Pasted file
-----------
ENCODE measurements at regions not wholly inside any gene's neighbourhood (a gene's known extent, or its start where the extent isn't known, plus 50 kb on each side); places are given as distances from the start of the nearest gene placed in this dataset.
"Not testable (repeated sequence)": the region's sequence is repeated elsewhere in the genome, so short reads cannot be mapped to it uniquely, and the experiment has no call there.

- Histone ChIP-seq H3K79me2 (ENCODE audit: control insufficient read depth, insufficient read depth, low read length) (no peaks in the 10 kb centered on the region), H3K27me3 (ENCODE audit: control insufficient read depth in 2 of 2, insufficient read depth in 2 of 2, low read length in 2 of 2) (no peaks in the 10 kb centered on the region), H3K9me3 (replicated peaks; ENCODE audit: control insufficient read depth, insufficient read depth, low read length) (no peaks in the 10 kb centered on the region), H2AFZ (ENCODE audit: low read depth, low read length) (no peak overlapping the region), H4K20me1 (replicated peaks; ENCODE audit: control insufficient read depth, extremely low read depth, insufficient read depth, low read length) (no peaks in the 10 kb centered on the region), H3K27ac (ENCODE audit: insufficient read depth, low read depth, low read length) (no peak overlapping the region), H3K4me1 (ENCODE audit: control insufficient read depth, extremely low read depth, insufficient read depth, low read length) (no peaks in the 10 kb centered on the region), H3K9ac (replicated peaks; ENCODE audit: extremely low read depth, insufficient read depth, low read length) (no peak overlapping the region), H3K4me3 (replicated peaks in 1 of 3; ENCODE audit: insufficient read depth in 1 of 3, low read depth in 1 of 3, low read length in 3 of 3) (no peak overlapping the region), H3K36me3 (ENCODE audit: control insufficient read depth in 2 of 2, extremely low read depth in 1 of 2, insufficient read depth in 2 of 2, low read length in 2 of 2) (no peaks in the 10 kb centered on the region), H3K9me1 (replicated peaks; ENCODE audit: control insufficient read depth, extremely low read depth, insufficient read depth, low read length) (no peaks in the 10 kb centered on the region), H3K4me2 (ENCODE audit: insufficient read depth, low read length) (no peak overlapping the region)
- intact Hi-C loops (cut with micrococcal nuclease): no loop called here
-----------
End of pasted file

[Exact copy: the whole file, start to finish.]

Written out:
ENCODE measurements at regions not wholly inside any gene's neighbourhood (a gene's known extent, or its start where the extent isn't known, plus 50 kb on each side); places are given as distances from the start of the nearest gene placed in this dataset.
"Not testable (repeated sequence)": the region's sequence is repeated elsewhere in the genome, so short reads cannot be mapped to it uniquely, and the experiment has no call there.

- Histone ChIP-seq H3K79me2 (ENCODE audit: control insufficient read depth, insufficient read depth, low read length) (no peaks in the 10 kb centered on the region), H3K27me3 (ENCODE audit: control insufficient read depth in 2 of 2, insufficient read depth in 2 of 2, low read length in 2 of 2) (no peaks in the 10 kb centered on the region), H3K9me3 (replicated peaks; ENCODE audit: control insufficient read depth, insufficient read depth, low read length) (no peaks in the 10 kb centered on the region), H2AFZ (ENCODE audit: low read depth, low read length) (no peak overlapping the region), H4K20me1 (replicated peaks; ENCODE audit: control insufficient read depth, extremely low read depth, insufficient read depth, low read length) (no peaks in the 10 kb centered on the region), H3K27ac (ENCODE audit: insufficient read depth, low read depth, low read length) (no peak overlapping the region), H3K4me1 (ENCODE audit: control insufficient read depth, extremely low read depth, insufficient read depth, low read length) (no peaks in the 10 kb centered on the region), H3K9ac (replicated peaks; ENCODE audit: extremely low read depth, insufficient read depth, low read length) (no peak overlapping the region), H3K4me3 (replicated peaks in 1 of 3; ENCODE audit: insufficient read depth in 1 of 3, low read depth in 1 of 3, low read length in 3 of 3) (no peak overlapping the region), H3K36me3 (ENCODE audit: control insufficient read depth in 2 of 2, extremely low read depth in 1 of 2, insufficient read depth in 2 of 2, low read length in 2 of 2) (no peaks in the 10 kb centered on the region), H3K9me1 (replicated peaks; ENCODE audit: control insufficient read depth, extremely low read depth, insufficient read depth, low read length) (no peaks in the 10 kb centered on the region), H3K4me2 (ENCODE audit: insufficient read depth, low read length) (no peak overlapping the region)
- intact Hi-C loops (cut with micrococcal nuclease): no loop called here